Foti: The goofiness between the U.S. and China has had a bit of impact. It’s unfortunate to see the leaders of these great nations act so childishly. (We sure could use Tony Soprano here.) Actually, there’s always some challenge in our world — components have life cycles that end, manufacturing schedules change, research/development can be a wildcard, and day-to-day business is as dynamic as an audio processor. We are used to being flexible and responsive enough to react to these challenges quickly and directly, leaving things for the most part, business as usual.
RW: What new goodies will your company be showing? Why should attendees visit your stand?
Swidarski: In Stand 8.D47 we’re again focusing on solutions rather than products, and thinking of customers as partners. Content is content, despite delivery method (whether it’s a podcast, radio, TV, or streaming), and our goal at TA is to inspire broadcasters to create the most exciting audio experiences imaginable.
Foti: Well, if I told you, I’d have to kill you. There is indeed some stellar news that will be revealed on Day One of the show from Axia at our press conference. In addition to that, we’ll have the new Omnia MPX Node running in the stand. It’s the first hardware implementation that carries FM-Stereo MPX over IP at a bitrate as low as 320 kbps. We’ll have tons of new TV products, as well as a host of cool stuff for the growing Infinity IP Intercom platform, including Infinity Link site-to-site connectivity. It’s going to be a big show for us!
RW: Going by the interest on our website, AoIP technology is on the top of the list for product acquisition and upgrades. Is that something you are seeing and if so, how are you addressing that?
Foti: What you’re seeing in interest is on point. It is the hot topic. For those not working in the IP ecosphere, their days could be numbered.
Swidarski: Having brought this technology to the broadcast market, The Telos Alliance always has and will continue to be AoIP’s biggest champion. It’s one of our key pillars.
RW: What do you anticipate will be the most significant technology trend at the 2019 IBC Show?
Foti: Cloud, IP and web-based applications and products.
Swidarski: That’s right. The march towards virtualization in the broadcast industry continues each year with automation systems, call management software, and streaming processing offered with great flexibility. Virtualization is particularly possible with the wide adoption of audio over IP. Because AoIP converts audio signals into IP packets, it’s perfectly suited for routing and processing within virtual environments. Our own march to virtualization comes in the form of what we call the “Hyperstudio Experience,” which will be demoed in our booth again this year. We have virtualized streaming processors, AoIP AES67 audio drivers, phone hybrids, automation and control logic systems, remote control and mixing applications, and entire mix engines that could be used as a single Virtual Radio Production System. This could be deployed on a local server, external server, or used in conjunction with the cloud, creating a production environment that is scalable, adaptable, flexible, and future-proof while enjoying all of the sonic benefits that its rackmount counterparts are so well known for. Within a business model that makes it affordable by organizations large and small.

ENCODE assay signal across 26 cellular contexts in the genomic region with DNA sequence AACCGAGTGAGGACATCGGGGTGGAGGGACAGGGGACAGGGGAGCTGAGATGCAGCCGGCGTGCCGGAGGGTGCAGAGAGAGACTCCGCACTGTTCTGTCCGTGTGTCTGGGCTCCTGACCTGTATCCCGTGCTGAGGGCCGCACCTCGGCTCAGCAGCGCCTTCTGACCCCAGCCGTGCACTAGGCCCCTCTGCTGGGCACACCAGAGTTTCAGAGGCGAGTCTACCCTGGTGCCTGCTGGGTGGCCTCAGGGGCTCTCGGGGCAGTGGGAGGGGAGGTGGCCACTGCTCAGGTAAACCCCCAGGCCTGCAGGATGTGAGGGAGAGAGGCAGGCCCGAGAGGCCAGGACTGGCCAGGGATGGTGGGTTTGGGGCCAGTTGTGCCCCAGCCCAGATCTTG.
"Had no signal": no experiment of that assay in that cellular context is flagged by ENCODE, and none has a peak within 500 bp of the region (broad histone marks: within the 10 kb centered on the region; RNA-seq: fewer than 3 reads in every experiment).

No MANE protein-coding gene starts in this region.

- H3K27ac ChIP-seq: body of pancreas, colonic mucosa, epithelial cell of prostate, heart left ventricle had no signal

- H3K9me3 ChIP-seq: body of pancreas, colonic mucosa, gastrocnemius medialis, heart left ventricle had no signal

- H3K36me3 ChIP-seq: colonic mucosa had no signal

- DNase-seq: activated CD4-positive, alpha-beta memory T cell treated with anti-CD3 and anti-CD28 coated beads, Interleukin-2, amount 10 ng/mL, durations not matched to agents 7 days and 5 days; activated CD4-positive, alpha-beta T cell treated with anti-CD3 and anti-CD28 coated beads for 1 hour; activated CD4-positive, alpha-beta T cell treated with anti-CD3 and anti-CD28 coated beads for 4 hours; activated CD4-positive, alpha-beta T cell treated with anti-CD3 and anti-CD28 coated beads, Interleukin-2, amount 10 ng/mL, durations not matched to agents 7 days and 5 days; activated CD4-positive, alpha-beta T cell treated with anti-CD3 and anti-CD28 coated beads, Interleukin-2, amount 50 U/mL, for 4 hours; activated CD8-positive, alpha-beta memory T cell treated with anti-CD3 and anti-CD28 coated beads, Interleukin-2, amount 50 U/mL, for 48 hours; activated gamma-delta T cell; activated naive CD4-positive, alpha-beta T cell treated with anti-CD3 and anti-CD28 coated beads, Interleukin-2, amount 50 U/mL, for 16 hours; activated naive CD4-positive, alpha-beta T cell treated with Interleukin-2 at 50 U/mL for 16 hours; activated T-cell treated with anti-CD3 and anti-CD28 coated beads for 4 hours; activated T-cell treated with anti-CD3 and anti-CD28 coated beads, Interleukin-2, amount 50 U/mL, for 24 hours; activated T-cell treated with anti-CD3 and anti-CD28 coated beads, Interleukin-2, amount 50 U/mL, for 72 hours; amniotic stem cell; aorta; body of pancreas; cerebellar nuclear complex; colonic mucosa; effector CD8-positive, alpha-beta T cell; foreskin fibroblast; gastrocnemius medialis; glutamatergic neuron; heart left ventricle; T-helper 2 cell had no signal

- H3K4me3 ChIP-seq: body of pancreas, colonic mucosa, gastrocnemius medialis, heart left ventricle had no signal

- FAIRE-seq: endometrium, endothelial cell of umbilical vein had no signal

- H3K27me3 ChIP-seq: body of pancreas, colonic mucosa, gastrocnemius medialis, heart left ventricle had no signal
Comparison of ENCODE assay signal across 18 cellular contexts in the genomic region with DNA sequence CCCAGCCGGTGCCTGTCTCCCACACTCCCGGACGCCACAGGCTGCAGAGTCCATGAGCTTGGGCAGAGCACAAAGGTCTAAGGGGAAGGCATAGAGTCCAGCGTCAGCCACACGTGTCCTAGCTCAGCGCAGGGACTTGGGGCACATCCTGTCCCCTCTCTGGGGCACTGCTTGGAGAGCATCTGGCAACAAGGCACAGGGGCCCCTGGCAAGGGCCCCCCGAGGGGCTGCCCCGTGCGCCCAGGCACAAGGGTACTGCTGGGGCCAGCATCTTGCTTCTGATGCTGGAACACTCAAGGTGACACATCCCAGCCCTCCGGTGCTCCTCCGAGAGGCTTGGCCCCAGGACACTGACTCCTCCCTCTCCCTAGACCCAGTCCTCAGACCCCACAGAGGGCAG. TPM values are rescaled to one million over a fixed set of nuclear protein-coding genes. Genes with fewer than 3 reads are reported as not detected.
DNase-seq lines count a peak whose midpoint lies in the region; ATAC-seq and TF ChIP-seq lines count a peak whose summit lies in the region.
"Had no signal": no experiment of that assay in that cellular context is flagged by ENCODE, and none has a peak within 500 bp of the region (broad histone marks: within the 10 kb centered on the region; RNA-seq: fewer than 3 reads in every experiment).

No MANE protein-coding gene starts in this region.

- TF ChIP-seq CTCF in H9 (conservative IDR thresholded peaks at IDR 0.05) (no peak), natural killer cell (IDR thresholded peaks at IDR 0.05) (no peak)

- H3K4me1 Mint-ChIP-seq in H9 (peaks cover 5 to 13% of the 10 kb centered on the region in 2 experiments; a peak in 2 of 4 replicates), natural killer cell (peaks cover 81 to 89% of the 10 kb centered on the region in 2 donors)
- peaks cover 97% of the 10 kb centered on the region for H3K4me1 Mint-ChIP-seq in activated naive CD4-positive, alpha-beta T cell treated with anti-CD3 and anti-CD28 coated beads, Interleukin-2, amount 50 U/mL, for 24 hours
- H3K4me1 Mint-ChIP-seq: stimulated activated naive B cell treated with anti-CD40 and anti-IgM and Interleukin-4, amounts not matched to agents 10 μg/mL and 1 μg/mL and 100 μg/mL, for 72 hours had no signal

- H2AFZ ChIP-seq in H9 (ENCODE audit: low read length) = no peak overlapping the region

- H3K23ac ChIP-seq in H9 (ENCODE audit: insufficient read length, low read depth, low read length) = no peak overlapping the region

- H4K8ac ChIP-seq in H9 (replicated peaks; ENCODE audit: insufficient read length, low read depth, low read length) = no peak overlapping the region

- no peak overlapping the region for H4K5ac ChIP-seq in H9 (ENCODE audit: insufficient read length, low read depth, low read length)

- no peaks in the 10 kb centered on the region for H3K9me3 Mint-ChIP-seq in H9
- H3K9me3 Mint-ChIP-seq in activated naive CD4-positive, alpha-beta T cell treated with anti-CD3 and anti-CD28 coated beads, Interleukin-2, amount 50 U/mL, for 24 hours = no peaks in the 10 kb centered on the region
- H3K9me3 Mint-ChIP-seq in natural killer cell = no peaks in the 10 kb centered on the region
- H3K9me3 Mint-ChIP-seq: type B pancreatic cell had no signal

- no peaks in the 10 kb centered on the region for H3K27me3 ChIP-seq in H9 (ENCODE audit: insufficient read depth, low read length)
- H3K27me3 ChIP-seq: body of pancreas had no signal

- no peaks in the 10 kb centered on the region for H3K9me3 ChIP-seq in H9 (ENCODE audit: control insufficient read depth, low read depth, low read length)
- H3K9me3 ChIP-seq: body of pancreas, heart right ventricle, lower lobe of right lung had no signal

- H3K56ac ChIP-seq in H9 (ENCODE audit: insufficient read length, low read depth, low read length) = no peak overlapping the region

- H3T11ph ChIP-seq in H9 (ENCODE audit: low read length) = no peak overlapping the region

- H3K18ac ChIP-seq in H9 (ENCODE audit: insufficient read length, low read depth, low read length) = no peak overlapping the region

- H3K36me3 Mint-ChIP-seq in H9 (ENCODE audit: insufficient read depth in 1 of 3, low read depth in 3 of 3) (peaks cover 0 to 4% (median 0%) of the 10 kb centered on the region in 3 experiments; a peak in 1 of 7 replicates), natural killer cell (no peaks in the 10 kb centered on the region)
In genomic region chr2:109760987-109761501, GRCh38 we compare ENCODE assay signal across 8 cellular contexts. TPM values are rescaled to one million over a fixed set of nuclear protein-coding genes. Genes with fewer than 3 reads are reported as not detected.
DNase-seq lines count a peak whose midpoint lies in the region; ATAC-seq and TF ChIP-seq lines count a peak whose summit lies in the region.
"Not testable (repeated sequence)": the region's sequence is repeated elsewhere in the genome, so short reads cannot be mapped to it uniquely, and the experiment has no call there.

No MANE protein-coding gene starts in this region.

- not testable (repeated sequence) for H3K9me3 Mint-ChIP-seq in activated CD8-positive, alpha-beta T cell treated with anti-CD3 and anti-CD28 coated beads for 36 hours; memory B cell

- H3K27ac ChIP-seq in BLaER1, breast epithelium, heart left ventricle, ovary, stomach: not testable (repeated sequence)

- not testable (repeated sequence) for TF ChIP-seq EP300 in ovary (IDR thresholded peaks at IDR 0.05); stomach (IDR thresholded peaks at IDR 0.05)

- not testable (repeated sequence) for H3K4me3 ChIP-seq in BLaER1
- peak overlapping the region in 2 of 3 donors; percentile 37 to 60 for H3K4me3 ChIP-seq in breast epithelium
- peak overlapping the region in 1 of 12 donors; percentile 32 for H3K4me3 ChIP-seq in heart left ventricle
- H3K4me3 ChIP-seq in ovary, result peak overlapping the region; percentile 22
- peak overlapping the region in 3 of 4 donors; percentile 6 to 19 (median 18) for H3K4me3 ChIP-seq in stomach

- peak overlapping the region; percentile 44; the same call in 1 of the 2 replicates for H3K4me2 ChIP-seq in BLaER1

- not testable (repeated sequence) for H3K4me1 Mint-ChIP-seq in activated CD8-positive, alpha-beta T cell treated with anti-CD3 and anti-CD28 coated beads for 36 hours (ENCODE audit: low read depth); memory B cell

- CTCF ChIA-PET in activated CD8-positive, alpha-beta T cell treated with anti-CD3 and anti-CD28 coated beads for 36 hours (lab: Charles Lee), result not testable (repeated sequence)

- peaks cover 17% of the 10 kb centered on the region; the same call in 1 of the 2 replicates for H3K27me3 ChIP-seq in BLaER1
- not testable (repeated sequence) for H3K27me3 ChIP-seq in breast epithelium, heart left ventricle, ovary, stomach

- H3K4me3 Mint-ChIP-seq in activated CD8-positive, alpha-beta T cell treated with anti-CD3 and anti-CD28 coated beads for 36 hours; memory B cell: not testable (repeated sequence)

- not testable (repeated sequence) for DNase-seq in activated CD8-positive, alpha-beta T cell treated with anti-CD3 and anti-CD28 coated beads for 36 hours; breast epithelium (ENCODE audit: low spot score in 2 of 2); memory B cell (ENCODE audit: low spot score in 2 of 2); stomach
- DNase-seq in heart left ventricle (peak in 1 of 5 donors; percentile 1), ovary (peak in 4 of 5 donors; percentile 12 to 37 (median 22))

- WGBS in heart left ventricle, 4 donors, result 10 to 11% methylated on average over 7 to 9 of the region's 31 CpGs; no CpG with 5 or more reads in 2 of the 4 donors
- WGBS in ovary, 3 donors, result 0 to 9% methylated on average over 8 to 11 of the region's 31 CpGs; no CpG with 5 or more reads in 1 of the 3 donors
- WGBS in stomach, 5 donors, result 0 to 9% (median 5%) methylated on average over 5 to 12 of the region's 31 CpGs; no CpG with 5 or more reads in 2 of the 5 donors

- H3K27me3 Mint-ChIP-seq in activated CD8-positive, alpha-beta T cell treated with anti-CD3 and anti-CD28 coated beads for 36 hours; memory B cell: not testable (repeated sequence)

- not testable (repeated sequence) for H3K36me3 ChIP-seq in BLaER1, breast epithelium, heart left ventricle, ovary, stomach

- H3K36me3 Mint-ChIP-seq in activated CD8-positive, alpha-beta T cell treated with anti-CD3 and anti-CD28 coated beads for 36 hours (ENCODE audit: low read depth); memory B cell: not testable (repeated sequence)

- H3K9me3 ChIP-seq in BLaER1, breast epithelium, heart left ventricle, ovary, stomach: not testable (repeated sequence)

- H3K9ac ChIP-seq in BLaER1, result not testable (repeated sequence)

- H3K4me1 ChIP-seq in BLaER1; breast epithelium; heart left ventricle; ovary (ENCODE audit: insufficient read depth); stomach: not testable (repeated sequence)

RW: Will you be attending any sessions or looking forward to any events?
Foti: We always look forward to the reaction of our clients as we share new offerings, but also like to lead with education. We’ll participate in the IP Showcase, where Martin Dyster will be leading “Reinventing Intercom with SMPTE 2210-30” on Sept. 14 at 2:30. Greg Shay will also be talking about “Investigating Media Over IP Multicast Hurdles in Containerized Platforms” on Sept. 15 at 3:30. We look forward to catching up with everyone at our press conference and reception on Sept. 13, 4:00 at stand 8.D47. Drinks and snacks will be at the ready after a long day on the show floor!
RW: You’re a show veteran, how has the show changed since your first visit?
Foti: IBC, like NAB, is a fraternity. A place to connect, network, share and gather information, and enjoy the comradery of those in our industry. In that regard, not much has changed, aside from those who’ve moved on or changed positions.
Swidarski: I agree. I’ve been in the industry a couple of years now, and I’m continually impressed with the spirit of the broadcast industry.